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Not Gone, But Lets Forget Them
Many connectors that are still very common with home theater equipment are analog. Our first article was devoted to pointing out the superiority of a digital signal, at least where computer video is involved. Our third told you how and when to upgrade to Digital Video Interface (DVI), and get High-bandwidth Digital Content Protection (HDCP) while you are at it. Therefore, anything we say about analog connectors in terms of computer video would be something of a history lesson.
We’ll keep it brief. In computer video signal terms: RGB is better than component, is better than S-Video, is better than composite, is better than co-ax, which, for runs over 10’-15’, is better than VGA. DVI is better than all of them. But how does DVI fare compared to other digital connectors?
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HDMI as Fast or Faster than DVI
There are several types of HDMI connection, defined by connector type, version, and cable category. Type C, also called HDMI Mini, connectors are used for small or portable devices. Type B is not currently available, so we will talk about it with other next generation options in a coming article. For now we focus on the more common Type A. The different connector types are physically different and not compatible. Cables of different versions or categories are physically identical and compatible, but offer different speeds and features.
The versions, from 1.0 to 1.3x, include numerous changes and additions. Focusing on video bandwidth in comparison with DVI, the significant difference is that versions 1.2x and earlier have maximum video bandwidth of 3.96 Gbits/s. That’s the same as Single Link DVI (we explained Single and Dual Link DVI in the second article in the series); enough for 1900x1200 resolution screens, with a 60Hz refresh rate and 24-bit color depth. Version 1.3x includes specifications for 2 categories of cable.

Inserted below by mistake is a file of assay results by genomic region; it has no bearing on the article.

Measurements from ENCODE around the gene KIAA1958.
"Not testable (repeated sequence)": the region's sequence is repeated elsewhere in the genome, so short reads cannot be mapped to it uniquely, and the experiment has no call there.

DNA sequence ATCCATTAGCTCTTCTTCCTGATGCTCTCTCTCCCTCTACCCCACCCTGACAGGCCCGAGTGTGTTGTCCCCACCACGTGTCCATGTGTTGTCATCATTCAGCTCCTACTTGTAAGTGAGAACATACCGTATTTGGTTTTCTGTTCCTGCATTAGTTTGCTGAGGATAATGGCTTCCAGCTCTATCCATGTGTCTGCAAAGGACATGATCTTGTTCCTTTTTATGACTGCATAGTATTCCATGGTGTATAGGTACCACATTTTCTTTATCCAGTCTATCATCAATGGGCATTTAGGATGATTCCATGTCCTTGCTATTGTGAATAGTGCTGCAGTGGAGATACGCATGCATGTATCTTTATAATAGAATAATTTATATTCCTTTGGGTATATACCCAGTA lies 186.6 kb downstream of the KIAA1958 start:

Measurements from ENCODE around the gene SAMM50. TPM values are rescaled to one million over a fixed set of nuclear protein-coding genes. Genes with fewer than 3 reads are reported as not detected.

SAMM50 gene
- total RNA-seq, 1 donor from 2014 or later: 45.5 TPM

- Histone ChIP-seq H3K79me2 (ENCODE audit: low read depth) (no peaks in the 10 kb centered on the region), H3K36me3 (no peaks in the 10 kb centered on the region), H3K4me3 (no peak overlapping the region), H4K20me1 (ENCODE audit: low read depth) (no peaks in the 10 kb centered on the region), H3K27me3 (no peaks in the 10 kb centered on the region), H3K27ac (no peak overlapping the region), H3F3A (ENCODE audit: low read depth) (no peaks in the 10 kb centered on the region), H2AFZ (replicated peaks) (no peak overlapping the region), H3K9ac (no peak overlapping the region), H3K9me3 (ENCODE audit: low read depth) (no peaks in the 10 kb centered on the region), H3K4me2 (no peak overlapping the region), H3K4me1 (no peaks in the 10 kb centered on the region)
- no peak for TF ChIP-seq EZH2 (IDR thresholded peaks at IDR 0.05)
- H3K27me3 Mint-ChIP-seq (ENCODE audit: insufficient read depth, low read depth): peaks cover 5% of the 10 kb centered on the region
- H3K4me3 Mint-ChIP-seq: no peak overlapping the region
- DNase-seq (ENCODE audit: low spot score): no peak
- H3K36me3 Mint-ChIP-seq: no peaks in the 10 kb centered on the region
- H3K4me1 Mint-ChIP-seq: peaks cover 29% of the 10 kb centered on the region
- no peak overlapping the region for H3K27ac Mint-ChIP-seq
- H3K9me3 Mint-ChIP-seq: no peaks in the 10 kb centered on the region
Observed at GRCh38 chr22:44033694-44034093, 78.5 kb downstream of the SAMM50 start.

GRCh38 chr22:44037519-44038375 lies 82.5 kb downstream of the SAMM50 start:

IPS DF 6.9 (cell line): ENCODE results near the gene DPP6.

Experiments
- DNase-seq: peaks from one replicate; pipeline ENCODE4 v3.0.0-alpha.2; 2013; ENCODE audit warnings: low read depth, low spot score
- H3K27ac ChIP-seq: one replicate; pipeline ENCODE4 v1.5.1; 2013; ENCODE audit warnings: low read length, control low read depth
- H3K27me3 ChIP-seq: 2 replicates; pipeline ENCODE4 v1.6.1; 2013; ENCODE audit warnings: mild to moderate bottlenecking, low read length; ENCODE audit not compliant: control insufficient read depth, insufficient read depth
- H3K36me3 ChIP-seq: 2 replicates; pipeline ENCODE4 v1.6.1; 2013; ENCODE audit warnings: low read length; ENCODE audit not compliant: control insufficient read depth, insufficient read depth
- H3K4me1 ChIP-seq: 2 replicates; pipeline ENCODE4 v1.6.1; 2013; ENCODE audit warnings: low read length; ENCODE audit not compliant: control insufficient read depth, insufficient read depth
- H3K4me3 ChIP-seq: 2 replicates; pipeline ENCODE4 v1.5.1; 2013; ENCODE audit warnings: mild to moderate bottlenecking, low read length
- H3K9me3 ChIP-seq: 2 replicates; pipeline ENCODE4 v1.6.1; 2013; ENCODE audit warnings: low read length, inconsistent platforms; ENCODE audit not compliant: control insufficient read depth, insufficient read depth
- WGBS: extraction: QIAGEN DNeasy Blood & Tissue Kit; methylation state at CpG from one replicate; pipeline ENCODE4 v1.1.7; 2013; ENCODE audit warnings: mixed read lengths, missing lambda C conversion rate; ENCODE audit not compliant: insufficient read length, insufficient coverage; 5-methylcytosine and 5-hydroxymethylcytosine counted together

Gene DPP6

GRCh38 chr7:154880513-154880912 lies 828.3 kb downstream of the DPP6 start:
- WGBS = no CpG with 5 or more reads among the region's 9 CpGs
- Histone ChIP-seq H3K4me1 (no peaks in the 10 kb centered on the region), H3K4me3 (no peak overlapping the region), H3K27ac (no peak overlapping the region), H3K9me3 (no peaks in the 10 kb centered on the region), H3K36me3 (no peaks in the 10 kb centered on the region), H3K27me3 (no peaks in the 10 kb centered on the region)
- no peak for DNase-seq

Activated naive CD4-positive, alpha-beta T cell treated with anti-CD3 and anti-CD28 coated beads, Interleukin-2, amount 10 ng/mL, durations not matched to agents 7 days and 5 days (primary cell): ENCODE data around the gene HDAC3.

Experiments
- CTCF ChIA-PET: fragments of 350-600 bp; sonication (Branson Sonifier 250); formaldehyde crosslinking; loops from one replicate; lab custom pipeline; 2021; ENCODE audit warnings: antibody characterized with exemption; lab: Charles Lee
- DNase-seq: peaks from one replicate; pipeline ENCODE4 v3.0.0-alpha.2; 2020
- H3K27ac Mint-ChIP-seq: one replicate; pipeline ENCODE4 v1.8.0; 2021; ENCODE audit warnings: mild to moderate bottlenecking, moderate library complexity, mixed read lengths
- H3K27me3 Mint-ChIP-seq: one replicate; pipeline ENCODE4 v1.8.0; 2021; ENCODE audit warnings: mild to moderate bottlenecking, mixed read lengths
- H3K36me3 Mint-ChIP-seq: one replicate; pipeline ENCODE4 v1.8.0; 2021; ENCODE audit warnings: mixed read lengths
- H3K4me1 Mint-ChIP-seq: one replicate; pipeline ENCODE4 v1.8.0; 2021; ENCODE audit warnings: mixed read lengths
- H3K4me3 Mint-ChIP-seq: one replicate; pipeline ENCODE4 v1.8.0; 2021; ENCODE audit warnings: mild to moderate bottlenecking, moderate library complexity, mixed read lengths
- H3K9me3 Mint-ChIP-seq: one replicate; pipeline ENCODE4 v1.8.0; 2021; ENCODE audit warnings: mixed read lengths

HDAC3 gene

Category 2, or High-Speed, cable is able to support a faster connection than Category 1, or Standard cable (340 to 74.25MHz). A 1.3x, category 2 cable, offers video bandwidth slightly higher than DVI Dual Link; enough for a 2560x1600 screen @ 60Hz and 24 bit/px. A Category 1 cable limits bandwidth, from any version, to 2.23 Gbits/s total, meaning for audio and video combined (more on HDMI simultaneously carrying audio and video in a moment), they are suitable for 1080i or 720p and below. Thus, they are not a good idea for computer monitors. Even a monitor with an appropriately low resolution will have its bit/px, or colour depth, compromised.
Manufacturers don’t always include this information about their cables. Some will just specify a supported bandwidth. This is the total bandwidth for audio and video. Therefore, it is obviously higher than the bandwidths listed above for video only.
- Category 1 cables of any version will claim 2.2, 2.23, or “over 2” or “over 2.2” Gbits/s.
- 4.8 or 5 Gbit/s indicates 1.2 or earlier with cat 2 cable, or the same video bandwidth as Single Link DVI.
- Speeds “up to 10.2” or “over 10” Gbits/s indicate a 1.3 or later, with cat 2 cable, or slightly more video bandwidth than Dual Link DVI.
Provided you avoid Category 1 cables, HDMI is an able competitor against DVI in terms of computer video signal quality, delivering the same or slightly more bandwidth. But that is just the video bandwidth side. We’ll explain all of HDMI’s extra features, which is where it really shines against DVI, in the next article.
DVI or HDMI: Which is Best for Computer Video?
VGA has almost been replaced by DVI, but DVI is losing ground to HDMI. We explain all the differences and tell you if, when, and how to upgrade to what depending on your needs and budget.